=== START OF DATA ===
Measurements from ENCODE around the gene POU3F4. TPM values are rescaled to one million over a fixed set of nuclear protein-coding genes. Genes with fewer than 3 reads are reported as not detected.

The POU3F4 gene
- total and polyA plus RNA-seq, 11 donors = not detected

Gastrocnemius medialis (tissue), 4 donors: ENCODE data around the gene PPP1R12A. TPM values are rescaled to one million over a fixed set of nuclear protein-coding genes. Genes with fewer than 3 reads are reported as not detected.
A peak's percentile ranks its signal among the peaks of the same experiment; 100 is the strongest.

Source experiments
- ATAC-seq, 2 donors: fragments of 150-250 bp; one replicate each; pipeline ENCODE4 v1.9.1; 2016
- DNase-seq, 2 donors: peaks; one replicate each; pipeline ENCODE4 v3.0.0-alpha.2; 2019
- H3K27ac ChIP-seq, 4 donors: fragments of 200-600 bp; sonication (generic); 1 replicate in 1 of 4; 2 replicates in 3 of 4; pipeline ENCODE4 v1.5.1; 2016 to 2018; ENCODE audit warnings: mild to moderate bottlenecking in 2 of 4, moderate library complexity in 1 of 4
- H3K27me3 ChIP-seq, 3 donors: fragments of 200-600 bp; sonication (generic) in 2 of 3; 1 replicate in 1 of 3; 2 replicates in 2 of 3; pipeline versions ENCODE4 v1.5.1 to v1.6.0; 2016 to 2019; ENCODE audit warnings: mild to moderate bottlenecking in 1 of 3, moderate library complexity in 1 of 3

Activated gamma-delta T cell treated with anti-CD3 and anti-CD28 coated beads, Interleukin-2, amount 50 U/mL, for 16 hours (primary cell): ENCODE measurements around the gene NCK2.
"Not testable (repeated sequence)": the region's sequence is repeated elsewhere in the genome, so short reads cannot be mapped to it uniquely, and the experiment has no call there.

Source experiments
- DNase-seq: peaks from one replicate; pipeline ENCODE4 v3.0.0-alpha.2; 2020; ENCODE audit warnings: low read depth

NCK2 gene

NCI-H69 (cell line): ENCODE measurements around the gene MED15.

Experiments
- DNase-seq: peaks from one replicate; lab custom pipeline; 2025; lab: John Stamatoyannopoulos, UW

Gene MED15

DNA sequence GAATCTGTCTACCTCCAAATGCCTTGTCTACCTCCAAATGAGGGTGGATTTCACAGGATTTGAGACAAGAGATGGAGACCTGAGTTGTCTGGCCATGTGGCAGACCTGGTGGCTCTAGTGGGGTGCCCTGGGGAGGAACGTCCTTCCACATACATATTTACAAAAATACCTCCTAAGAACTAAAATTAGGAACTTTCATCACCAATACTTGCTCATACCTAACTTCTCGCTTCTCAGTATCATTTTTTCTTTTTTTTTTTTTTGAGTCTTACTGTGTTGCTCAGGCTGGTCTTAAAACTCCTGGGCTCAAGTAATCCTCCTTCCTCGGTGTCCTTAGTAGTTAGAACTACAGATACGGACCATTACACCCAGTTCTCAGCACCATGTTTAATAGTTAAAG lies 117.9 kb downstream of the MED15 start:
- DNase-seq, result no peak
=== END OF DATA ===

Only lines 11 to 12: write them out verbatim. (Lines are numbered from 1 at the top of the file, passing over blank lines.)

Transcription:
Activated gamma-delta T cell treated with anti-CD3 and anti-CD28 coated beads, Interleukin-2, amount 50 U/mL, for 16 hours (primary cell): ENCODE measurements around the gene NCK2.
"Not testable (repeated sequence)": the region's sequence is repeated elsewhere in the genome, so short reads cannot be mapped to it uniquely, and the experiment has no call there.